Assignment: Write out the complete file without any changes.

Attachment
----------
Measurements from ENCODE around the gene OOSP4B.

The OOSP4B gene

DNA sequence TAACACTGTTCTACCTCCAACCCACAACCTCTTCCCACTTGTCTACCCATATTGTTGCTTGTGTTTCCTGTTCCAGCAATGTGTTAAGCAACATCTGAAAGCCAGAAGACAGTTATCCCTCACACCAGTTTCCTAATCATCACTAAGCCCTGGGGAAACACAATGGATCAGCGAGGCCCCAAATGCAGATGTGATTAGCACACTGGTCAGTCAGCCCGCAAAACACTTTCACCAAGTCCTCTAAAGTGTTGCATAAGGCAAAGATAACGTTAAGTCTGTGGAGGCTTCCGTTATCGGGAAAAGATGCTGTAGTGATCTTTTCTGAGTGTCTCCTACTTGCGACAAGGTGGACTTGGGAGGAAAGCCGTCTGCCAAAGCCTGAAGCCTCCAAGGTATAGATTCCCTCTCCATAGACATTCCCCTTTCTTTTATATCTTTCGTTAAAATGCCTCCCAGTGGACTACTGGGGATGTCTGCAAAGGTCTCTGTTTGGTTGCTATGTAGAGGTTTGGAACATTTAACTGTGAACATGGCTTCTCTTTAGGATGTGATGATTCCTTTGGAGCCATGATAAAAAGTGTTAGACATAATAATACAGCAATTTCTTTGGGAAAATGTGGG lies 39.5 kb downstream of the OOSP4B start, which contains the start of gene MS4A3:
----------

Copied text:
Measurements from ENCODE around the gene OOSP4B.

The OOSP4B gene

DNA sequence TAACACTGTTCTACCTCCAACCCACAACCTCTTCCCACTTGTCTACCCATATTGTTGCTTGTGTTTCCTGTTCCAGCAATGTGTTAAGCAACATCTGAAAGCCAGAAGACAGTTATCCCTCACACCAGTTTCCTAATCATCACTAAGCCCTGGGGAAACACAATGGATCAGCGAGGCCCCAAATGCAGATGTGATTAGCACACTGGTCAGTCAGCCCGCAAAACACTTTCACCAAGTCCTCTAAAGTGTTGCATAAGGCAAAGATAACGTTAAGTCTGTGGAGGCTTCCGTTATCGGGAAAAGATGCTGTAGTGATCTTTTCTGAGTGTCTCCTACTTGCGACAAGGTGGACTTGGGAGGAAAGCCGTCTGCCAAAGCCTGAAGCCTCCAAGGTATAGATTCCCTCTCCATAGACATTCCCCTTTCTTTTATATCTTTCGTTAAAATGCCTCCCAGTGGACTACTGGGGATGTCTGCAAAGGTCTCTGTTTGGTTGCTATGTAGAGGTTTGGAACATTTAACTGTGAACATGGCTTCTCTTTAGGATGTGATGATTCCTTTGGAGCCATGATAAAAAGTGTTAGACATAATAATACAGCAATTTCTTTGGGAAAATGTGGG lies 39.5 kb downstream of the OOSP4B start, which contains the start of gene MS4A3: